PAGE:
Whos Got the Best Spot on the Block?

by : Mike Trinchitella

They tell you it's all about location when it comes to real estate, so when you're looking for a home how can you tell which houses are positioned for success? Do you go for a corner lot or the house in the middle of the block? What about ditching the block altogether and going for the cul-de-sac? Well, like so many things in real estate, they all have their advantages and finding the right fit depends on what you're looking for.

Corner Lot

Pros: Usually bigger than side by side lots, great visibility for home-based business, fewer neighbors
Cons: Less privacy, more traffic

It seems that the debate continues to rage over whether or not corner lots should command the higher price tag that usually goes along with them. Considering that sales of these homes never seem to flag, the answer would be a resounding yes. Nonetheless, if you crave privacy and seclusion, most corner lot homes will not be for you.

Side By Side

Pros: When compared to corner lots, these homes get less traffic and more privacy from the street. Living close to your neighbors also gives you increased security
Cons: Usually have smaller yards and less privacy from the neighbors than a corner lot

Most homes are on lots of the side by side variety, with neighbors on all sides except the side that faces the street. Side by side lots afford you the luxury of talking over the fence and getting to know the people who live around you. As a consequence, this type of lot will also offer you more security. And while there is usually less privacy from the people you know (your neighbors), with only one side of the house facing the street, you get more privacy from the people you don't know.


Pros: Safe communal area. gathering spot for neighbors, popular yard sales. Usually have bigger yards than homes on a grid.
Cons: Usually in suburban areas that require a lot of driving. Not well connected to other streets in the neighborhood making walking and bike riding impractical. Lots of driving, driving, driving. Did I mention driving?

While you can't blame all the ills of suburbia on the cul-de-sac, you can find quite a few of them here. Usually commanding more space than homes built on a grid, the cul-de-sac makes environmentalists nervous. The "one way in, one way out" design and poor interconnectivity also means you'll have to take a more roundabout route to your home and everywhere else. If the developers haven't included bike and walking paths in the overall design, it can also mean that you literally have to drive everywhere you go. That said, if you have children, living on a cul-de-sac can be a dream. With a built in communal play space and gathering spot right outside your front door, less traffic and lots of eyes on the street, children have more opportunity to meet and play with each other without having to leave the neighborhood.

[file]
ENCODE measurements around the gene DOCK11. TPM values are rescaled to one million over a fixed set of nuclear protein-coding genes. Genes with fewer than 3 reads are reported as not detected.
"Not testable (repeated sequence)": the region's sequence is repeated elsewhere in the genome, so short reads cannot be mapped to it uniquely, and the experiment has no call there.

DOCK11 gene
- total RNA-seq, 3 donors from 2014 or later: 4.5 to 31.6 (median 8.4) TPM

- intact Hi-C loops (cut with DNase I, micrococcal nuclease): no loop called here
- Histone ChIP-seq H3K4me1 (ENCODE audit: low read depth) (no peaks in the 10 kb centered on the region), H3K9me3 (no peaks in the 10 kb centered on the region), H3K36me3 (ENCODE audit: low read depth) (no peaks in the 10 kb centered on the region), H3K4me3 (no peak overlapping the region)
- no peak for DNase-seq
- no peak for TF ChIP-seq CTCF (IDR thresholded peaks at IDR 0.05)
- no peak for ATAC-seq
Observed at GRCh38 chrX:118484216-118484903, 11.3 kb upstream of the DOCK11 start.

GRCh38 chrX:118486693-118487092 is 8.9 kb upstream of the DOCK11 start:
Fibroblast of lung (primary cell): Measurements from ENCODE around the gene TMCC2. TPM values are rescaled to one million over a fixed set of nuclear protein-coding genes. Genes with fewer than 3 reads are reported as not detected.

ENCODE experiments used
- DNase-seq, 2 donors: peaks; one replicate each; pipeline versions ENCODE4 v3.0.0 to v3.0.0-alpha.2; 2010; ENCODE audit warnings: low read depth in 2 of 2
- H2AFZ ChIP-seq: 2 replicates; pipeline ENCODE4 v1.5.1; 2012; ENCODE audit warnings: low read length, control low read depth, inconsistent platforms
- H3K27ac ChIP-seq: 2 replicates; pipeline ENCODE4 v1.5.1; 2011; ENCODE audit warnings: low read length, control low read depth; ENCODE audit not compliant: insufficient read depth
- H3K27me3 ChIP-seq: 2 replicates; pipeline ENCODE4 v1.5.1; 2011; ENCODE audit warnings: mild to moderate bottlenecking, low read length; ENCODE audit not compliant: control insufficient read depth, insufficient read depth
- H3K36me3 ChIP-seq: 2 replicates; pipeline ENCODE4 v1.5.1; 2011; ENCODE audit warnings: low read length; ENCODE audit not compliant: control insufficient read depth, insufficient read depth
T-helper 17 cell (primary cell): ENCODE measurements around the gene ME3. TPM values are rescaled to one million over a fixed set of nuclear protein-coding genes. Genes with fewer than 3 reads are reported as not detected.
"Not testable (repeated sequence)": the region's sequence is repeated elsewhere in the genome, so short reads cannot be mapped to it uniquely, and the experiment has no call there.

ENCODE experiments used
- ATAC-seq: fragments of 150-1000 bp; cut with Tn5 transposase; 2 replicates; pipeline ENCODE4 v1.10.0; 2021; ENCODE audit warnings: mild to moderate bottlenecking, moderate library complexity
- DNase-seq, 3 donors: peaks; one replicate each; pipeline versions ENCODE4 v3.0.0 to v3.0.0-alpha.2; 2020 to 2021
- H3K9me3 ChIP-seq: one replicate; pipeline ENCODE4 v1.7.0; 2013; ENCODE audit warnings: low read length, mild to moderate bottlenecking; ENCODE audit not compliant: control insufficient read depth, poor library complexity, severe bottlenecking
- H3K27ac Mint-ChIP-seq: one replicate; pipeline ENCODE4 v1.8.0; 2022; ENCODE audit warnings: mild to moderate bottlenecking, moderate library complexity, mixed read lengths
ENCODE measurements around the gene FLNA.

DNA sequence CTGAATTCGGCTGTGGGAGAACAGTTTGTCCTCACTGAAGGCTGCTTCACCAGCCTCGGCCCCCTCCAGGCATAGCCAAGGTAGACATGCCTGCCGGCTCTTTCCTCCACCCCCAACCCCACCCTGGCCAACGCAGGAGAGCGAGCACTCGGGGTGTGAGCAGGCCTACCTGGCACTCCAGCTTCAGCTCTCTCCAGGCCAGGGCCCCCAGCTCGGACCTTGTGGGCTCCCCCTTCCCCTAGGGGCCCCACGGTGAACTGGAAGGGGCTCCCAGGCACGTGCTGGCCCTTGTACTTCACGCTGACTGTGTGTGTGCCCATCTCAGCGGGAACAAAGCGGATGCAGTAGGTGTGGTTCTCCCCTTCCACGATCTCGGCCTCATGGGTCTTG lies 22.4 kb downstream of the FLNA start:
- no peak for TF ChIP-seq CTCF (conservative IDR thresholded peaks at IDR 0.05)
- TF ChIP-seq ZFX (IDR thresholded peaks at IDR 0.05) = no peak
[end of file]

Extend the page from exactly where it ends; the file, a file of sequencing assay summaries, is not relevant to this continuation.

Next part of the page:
Pros: Tend to be bigger lots and bigger houses than in urban and suburban areas. Quiet, less traffic, access to nature.
Cons: Requires more driving on a daily basis than living in a city whether you live in the middle of the block, on the corner or a cul-de-sac. Appreciation can also be less predictable.

No matter that your property is bordered by others when there's so much space that you barely know they're there. One thing that you will have to account for with this type of property however, is how much driving you will have to do every single day. All that luxurious space and solitude comes at the price of convenience and all that access to nature will need to be supported by a marked increase in fuel consumption. For many, however, the choice is easy. Generally, the farther you travel outside of an urban center, the more house you can get for your money. Lot sizes and square footage both tend to be bigger and the streets tend to be quiet.

Of course, there are many exceptions to these rules. A corner lot in a quiet development is quite different from one in a downtown area and a side by side lot that backs onto a greenbelt is different from one that is bordered by other yards. Taking some time to get really clear on what your priorities are and what you're looking for in your new home will make all the difference. You'll have to evaluate each property you look at individually. A good real estate agent will help you sort through the available homes on the market and make your search a great deal less complicated.